The Department of Justice and the U.S. Trustee are charged with ensuring the integrity of the bankruptcy system. In order to accomplish this, the U.S. Trustee program may oversee administration of cases and engage in litigation to enforce compliance with the law.
While both individuals and corporations or partnerships are permitted to file bankruptcy petitions pursuant to Chapter 11 of the United States Bankruptcy Code, most petitions under this Chapter are filed by corporations or partnerships.
Chapter 11 Relief
Chapter 11 of the United States Bankruptcy Code is another avenue under the Code in which an individual or an entity may obtain relief from increasing debt that the individual or entity will otherwise be unable to pay.
The method used under Chapter 11 in order to provide relief to a debtor, is reorganization. Under Chapter 11 debtors may continue operations while complying with a court-approved reorganization plan. Generally, first the debtor files a reorganization plan. Next the creditors will evaluate the debtor’s plan. It is the court’s duty to ultimately determine whether to approve the reorganization plan. This approval is often also called confirmation of the plan.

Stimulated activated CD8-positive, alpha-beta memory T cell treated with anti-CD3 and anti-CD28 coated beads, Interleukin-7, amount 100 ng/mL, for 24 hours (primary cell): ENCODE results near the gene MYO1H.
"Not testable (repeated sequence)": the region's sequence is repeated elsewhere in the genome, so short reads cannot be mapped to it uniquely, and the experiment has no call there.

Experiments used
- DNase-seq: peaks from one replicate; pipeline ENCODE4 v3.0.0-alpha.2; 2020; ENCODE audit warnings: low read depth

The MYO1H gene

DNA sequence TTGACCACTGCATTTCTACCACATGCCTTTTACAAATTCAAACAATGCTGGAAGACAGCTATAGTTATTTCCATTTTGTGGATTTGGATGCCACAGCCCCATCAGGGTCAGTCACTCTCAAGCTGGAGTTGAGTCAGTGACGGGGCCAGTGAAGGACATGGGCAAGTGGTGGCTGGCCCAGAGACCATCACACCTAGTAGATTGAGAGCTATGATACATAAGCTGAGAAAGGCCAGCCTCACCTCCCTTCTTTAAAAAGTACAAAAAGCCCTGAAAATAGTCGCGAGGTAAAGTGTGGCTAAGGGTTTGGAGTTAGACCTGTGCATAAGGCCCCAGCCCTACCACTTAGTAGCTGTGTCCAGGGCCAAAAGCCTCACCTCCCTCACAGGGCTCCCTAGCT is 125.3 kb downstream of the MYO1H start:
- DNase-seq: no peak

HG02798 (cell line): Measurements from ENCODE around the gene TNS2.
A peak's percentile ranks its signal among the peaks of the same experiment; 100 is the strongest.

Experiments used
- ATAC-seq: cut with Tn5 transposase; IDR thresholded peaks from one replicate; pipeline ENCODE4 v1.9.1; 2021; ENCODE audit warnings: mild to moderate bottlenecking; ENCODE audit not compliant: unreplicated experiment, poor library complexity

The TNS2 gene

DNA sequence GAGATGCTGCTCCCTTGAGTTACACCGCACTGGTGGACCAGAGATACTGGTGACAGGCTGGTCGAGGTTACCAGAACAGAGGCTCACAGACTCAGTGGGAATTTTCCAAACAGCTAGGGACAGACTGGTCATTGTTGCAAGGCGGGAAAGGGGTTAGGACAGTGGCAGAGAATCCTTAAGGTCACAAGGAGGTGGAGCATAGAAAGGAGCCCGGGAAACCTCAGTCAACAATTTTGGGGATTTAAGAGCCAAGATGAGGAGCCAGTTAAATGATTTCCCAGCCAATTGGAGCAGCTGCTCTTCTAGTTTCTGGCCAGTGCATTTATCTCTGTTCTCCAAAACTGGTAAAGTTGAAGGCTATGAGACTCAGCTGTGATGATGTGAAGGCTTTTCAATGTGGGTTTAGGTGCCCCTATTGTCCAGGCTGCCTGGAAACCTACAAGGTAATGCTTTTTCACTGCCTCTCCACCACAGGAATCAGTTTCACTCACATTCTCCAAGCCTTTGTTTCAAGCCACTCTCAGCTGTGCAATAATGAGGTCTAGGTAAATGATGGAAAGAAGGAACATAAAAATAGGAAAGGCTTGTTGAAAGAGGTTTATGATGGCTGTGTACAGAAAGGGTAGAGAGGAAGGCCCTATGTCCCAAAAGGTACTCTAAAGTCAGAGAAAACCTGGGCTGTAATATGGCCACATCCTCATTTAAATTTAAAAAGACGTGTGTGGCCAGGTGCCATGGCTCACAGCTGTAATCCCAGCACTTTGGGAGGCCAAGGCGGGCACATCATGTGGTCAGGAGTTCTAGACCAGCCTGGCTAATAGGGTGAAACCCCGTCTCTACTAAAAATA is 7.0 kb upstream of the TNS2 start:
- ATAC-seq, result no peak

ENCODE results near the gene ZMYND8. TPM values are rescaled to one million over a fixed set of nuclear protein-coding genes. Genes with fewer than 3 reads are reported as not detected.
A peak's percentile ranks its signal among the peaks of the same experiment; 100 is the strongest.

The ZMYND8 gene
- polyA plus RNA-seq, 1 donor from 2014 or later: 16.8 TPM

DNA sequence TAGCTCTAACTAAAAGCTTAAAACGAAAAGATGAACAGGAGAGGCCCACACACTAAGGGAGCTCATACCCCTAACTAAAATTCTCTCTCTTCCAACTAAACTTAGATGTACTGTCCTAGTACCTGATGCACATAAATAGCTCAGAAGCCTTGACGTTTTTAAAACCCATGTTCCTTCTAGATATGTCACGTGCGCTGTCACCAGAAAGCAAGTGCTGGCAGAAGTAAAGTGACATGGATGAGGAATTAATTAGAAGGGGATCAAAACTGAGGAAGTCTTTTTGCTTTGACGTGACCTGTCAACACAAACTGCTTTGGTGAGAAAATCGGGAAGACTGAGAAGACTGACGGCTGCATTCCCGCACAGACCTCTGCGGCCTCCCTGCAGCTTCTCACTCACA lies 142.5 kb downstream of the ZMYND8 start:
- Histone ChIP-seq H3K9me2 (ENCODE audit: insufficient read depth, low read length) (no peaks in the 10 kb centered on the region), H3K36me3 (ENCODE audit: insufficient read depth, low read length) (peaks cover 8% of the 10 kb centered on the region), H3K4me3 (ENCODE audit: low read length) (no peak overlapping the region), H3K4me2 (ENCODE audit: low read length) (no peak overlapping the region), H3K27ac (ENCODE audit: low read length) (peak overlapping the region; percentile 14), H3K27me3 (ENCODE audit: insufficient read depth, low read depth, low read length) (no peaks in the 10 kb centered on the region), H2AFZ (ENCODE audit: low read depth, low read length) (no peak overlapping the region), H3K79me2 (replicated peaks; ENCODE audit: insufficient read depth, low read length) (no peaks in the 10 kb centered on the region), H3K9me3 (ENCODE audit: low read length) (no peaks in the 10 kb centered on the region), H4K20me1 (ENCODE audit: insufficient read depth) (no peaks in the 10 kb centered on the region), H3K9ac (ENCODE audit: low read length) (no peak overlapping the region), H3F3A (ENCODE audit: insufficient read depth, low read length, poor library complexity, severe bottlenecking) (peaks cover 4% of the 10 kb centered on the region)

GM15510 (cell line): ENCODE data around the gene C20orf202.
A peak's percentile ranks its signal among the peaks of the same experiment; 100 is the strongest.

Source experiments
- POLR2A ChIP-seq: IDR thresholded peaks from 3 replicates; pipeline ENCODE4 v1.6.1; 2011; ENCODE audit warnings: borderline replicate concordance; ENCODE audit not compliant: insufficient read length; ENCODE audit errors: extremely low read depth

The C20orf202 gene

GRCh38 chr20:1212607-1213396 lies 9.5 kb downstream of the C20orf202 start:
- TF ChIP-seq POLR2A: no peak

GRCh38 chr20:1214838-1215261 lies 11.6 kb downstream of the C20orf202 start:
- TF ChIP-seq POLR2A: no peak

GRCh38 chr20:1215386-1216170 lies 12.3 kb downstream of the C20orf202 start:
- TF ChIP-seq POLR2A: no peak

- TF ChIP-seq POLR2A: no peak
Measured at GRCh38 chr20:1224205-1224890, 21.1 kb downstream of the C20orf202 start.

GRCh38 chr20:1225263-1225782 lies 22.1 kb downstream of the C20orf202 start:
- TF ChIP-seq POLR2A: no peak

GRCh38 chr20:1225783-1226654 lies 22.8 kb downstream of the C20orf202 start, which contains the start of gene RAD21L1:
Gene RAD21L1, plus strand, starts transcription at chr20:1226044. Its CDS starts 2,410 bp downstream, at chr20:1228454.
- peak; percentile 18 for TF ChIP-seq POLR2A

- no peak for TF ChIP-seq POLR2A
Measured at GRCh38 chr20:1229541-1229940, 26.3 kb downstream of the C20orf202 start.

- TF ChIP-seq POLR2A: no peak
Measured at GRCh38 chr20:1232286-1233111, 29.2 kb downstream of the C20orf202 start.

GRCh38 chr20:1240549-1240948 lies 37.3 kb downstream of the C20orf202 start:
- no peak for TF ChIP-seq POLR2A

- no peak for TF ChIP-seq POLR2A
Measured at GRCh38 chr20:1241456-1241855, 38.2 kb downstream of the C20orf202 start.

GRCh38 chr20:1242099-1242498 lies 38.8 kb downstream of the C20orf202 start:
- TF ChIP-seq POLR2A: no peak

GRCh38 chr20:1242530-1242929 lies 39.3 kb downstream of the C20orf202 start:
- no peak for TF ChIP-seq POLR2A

Under a reorganization plan, a debtor is able to reduce debts by repaying some debt and discharging, or eliminating, other debt.
Generally, the duties of the U.S. Trustee in a Chapter 11 bankruptcy case are set forth in 28 U.S.C. § 586. They include the following:
- Reviewing the debtor’s requests for emergency orders early in a bankruptcy case, and ensuring that the requested relief is tailored to the circumstances.
- Determining what official committees should be established to serve in the case; appointing committee members; and engaging in oversight of committee actions.
- Reviewing reorganization plans and disclosure statements filed by parties in the case to make sure they provide adequate and accurate information.
- Ensuring that all required reports, schedules, and fees are timely filed, and that the debtor manages money and assets consistent with the Bankruptcy Code and with its fiduciary duty to creditors.
- Taking action to prevent undue delay by, for example, filing a motion to dismiss the case, to convert the case to a Chapter 7 liquidation, or to appoint a Chapter 11 trustee.
- Reviewing and, if appropriate, objecting to applications filed by professionals seeking employment in the case, payment of compensation, and/or reimbursement of expenses.
- Investigating criminal, fraudulent, or abusive conduct for possible civil or criminal prosecution.